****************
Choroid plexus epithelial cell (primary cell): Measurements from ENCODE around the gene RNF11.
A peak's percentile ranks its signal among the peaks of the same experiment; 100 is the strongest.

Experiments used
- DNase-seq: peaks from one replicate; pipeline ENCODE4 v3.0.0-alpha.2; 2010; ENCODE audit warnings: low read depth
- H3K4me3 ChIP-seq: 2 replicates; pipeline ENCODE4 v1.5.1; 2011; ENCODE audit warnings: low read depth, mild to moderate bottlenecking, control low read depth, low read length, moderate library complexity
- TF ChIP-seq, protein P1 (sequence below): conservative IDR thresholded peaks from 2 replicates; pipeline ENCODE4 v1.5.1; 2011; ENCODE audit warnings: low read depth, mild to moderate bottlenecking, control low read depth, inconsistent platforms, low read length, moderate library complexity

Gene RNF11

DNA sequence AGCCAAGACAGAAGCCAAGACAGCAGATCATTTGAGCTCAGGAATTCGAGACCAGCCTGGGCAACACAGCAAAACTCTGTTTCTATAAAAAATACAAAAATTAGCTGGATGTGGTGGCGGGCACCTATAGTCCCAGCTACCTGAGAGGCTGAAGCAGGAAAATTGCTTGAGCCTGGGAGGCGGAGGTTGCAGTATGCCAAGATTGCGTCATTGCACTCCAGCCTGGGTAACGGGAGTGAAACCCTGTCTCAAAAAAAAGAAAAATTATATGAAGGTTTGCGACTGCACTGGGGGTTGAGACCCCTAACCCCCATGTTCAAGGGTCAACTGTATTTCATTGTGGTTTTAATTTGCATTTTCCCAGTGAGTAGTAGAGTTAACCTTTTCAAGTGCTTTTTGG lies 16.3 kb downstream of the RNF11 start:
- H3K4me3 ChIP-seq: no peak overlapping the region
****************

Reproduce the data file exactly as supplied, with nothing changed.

Choroid plexus epithelial cell (primary cell): Measurements from ENCODE around the gene RNF11.
A peak's percentile ranks its signal among the peaks of the same experiment; 100 is the strongest.

Experiments used
- DNase-seq: peaks from one replicate; pipeline ENCODE4 v3.0.0-alpha.2; 2010; ENCODE audit warnings: low read depth
- H3K4me3 ChIP-seq: 2 replicates; pipeline ENCODE4 v1.5.1; 2011; ENCODE audit warnings: low read depth, mild to moderate bottlenecking, control low read depth, low read length, moderate library complexity
- TF ChIP-seq, protein P1 (sequence below): conservative IDR thresholded peaks from 2 replicates; pipeline ENCODE4 v1.5.1; 2011; ENCODE audit warnings: low read depth, mild to moderate bottlenecking, control low read depth, inconsistent platforms, low read length, moderate library complexity

Gene RNF11

DNA sequence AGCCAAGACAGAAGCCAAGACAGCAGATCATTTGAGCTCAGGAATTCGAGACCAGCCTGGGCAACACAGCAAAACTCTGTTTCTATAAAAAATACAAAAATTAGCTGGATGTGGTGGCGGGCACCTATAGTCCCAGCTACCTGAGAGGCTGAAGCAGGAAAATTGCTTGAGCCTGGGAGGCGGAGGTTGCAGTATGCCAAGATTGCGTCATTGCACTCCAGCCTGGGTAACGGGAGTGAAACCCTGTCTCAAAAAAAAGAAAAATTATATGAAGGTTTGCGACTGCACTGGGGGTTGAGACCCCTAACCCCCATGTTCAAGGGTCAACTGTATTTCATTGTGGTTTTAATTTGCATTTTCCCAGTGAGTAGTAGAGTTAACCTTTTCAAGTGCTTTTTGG lies 16.3 kb downstream of the RNF11 start:
- H3K4me3 ChIP-seq: no peak overlapping the region